• #### A Random Data Compressor to solve

From Gerald Tamayo@21:1/5 to All on Sat May 18 02:30:30 2019
Do you have a library to do arithmetic using Very Large Integers, BigNums or BigInts, or Infinite-Precision Integers? Then maybe you can use it for the compression algorithm i describe here. But really, we need to have small integers (frequencies) as
much as possible to avoid very long computations.

The random data compression algorithm is best understood if you "visualize" a bar chart or a histogram, where new symbol frequencies are always trying to become greater than the current highest frequency, which we increment by its delta with the new
symbol's frequency. The new highest frequency becomes the new symbol's frequency; or put simply, the new symbol must have the highest frequency. So at most, the new highest frequency can only "double" or add by 1 bit in length. (In decoding, the symbol
with the highest frequency is the symbol to decode; this means it is stack based. We add the delta to the highest frequency during encoding so we can preserve or get back to the previous frequency of the symbol when decoding.) Output is actually the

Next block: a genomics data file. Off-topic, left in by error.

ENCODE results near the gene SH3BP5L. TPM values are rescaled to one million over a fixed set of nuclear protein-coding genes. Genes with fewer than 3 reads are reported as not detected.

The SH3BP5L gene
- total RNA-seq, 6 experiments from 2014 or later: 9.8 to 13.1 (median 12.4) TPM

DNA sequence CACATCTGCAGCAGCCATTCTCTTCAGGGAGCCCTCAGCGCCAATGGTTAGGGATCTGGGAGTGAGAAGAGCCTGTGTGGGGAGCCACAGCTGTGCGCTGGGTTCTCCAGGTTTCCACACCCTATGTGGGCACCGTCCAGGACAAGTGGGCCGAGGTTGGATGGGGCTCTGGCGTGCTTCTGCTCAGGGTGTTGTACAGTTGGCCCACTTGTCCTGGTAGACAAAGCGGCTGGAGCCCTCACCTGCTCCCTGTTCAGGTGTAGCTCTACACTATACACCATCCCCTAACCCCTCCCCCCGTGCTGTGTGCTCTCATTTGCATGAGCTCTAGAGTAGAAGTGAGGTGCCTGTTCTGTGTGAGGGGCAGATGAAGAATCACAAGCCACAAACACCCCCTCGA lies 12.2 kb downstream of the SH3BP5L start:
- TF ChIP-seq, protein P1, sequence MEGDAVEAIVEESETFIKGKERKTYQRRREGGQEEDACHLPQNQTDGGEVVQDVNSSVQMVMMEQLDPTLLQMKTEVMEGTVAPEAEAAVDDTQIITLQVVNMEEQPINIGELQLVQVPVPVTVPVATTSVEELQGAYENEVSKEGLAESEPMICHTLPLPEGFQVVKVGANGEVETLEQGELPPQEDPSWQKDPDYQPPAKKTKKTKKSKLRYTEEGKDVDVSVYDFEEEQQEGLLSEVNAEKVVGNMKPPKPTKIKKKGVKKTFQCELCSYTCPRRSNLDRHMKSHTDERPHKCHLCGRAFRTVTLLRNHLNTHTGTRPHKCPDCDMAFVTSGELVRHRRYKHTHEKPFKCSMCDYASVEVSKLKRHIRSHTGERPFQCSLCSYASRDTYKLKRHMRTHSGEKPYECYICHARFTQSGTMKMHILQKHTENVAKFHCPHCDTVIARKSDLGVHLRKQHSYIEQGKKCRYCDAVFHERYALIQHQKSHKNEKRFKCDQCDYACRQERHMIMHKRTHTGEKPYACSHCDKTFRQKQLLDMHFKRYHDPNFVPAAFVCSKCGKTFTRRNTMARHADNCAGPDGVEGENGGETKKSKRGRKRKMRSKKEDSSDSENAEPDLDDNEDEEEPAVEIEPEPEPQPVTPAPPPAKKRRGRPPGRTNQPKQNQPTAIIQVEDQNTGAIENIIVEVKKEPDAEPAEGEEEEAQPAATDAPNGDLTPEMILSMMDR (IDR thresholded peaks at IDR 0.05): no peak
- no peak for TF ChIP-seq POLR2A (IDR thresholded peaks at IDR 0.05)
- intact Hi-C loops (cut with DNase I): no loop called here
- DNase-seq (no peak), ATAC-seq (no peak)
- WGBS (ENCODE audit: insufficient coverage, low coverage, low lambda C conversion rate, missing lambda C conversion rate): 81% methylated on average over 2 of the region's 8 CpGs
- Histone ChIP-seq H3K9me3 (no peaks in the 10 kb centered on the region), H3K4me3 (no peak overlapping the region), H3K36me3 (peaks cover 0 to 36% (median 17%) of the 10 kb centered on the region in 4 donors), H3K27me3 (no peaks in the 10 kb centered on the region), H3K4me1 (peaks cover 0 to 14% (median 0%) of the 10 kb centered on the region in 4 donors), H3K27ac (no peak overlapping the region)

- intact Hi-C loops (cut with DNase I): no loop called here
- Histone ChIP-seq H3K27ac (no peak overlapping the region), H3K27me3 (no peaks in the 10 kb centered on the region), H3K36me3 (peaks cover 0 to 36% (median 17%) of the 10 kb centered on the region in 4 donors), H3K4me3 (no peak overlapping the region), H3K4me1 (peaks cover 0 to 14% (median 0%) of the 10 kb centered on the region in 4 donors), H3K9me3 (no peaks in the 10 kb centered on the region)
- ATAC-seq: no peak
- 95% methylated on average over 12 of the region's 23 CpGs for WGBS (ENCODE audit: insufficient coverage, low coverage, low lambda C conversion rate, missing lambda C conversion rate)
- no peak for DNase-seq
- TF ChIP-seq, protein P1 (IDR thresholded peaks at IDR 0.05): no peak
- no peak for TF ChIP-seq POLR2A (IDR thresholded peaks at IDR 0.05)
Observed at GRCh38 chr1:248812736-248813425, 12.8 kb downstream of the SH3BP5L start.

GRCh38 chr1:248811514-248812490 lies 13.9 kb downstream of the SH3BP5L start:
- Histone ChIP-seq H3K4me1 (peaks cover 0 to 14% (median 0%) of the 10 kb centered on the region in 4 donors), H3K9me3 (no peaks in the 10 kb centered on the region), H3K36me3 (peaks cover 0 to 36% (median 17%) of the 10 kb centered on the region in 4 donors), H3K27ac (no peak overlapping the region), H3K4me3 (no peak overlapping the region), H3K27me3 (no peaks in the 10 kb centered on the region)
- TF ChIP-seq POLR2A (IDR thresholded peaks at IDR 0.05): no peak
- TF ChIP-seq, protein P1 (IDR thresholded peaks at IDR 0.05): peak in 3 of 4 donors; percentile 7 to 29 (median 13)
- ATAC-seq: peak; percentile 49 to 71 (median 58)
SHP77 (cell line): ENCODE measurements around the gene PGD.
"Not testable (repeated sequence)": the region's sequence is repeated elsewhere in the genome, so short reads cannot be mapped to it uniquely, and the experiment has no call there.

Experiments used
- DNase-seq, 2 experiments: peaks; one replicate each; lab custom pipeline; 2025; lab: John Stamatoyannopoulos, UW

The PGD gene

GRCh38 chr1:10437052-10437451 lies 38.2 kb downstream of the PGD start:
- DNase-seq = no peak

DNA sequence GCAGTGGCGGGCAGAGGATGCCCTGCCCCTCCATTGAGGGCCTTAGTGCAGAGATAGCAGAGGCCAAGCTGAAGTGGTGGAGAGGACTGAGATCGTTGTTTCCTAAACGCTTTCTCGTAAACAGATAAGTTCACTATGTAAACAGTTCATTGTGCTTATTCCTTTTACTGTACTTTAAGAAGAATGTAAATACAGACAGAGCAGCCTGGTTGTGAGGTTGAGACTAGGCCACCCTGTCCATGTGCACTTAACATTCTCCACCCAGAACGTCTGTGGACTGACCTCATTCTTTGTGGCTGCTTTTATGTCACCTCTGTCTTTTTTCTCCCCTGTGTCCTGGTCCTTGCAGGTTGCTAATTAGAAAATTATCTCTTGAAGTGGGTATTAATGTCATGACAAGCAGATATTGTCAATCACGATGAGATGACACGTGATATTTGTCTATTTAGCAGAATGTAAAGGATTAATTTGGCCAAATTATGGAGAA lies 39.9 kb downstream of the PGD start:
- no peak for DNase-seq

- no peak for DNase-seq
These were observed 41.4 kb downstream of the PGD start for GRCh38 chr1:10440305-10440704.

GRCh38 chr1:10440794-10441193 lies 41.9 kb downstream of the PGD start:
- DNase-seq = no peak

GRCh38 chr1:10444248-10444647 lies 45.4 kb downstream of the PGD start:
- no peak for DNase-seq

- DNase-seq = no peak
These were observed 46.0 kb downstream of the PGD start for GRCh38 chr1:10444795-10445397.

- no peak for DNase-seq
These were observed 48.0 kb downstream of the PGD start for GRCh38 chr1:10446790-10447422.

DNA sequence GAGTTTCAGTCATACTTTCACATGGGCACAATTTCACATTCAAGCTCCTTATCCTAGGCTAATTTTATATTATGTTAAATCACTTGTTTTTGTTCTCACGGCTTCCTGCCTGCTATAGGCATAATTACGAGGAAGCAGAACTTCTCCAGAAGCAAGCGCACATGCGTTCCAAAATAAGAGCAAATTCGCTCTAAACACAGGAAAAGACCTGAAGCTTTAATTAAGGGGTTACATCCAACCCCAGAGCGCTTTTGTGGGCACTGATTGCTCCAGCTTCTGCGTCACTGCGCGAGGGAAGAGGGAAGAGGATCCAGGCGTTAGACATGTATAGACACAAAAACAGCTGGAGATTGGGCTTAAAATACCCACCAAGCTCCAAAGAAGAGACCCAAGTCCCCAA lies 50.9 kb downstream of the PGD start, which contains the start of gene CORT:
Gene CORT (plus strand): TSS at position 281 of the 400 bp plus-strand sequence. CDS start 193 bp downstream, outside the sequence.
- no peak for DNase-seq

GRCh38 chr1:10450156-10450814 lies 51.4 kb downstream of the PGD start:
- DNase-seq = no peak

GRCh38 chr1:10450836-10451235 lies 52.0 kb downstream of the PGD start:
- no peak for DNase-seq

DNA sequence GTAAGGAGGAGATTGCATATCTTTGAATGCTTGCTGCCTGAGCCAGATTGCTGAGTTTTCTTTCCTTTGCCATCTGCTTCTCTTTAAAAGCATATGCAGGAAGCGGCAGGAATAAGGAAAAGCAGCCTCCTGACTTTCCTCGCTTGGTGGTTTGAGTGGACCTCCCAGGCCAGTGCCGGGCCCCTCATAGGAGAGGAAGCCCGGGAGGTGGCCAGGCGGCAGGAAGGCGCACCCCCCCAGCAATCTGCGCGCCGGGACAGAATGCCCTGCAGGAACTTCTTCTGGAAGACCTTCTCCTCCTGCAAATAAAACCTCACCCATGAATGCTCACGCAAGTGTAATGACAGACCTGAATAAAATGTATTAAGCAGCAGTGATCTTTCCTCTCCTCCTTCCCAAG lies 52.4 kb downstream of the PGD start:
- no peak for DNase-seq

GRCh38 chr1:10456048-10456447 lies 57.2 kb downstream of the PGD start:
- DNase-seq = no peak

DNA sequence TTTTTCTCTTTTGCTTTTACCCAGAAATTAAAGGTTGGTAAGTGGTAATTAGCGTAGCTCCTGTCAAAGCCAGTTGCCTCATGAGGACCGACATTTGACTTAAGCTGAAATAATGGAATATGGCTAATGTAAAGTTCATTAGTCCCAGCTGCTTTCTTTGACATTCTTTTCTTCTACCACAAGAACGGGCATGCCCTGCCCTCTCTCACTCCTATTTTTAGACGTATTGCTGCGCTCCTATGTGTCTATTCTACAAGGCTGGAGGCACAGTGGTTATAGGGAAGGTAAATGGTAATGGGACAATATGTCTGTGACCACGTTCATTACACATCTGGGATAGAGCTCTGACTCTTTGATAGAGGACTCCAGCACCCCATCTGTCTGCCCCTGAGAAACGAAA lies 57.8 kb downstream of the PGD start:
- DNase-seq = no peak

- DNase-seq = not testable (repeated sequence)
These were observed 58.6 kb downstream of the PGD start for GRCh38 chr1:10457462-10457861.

frequency table, which is easy to compress or generate?

Algorithm pseudo-code:

/* initialize frequency table. */
for (i=0; i < 256; i++) freq[i] = i + 1;
max = freq[255];

do {
c = get_byte(infile);
if (c == EOF) break;
freq[c] = max + (max - freq[c]);
max = freq[c];
} while (1);

No "runs" of a single character allowed in the input, no "run-lengths" as much as possible. "Random data" indeed.

New or recalled observations:

1. This algorithm ironically "expands" the frequencies at first. ? LOL

We're back to the early days of information theory or data compression history!

2. The bombshell: It takes more than 1 bit added to encode for very small frequencies which suddenly must be maximum. The solution might be to "swap" them but this requires new information or codes. This is back to delta coding. haist

3. But a total cycling of the frequency table might work...